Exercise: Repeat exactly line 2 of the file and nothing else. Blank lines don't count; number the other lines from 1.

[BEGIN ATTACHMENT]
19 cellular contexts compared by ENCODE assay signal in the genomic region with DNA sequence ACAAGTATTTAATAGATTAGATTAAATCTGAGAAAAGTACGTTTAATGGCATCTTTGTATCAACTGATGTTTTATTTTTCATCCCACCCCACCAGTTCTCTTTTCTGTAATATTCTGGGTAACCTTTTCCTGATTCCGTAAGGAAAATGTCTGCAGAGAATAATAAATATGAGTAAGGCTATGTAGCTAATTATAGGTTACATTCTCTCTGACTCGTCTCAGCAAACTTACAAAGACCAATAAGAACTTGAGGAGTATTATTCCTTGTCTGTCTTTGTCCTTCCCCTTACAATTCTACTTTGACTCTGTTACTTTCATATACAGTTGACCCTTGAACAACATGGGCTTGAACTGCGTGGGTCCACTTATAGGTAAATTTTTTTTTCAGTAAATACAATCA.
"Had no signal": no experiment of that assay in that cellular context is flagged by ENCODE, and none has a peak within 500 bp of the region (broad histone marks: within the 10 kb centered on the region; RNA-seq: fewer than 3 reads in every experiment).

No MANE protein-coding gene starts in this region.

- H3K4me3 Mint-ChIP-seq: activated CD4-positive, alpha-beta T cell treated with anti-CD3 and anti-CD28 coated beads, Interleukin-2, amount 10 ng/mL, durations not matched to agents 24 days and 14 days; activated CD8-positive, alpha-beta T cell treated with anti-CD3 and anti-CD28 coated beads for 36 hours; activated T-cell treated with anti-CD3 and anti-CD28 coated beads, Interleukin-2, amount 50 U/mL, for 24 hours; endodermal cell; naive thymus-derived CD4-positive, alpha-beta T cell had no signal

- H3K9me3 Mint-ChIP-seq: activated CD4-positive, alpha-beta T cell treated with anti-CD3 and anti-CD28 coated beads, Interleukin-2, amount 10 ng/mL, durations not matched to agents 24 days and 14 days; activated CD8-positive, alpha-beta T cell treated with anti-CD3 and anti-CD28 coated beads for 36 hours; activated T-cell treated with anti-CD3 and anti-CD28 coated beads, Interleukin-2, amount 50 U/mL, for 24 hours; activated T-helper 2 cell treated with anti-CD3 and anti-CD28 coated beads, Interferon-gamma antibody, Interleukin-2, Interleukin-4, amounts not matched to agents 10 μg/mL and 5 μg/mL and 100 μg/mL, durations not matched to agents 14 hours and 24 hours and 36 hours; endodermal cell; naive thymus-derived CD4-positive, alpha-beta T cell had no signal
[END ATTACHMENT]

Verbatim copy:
"Had no signal": no experiment of that assay in that cellular context is flagged by ENCODE, and none has a peak within 500 bp of the region (broad histone marks: within the 10 kb centered on the region; RNA-seq: fewer than 3 reads in every experiment).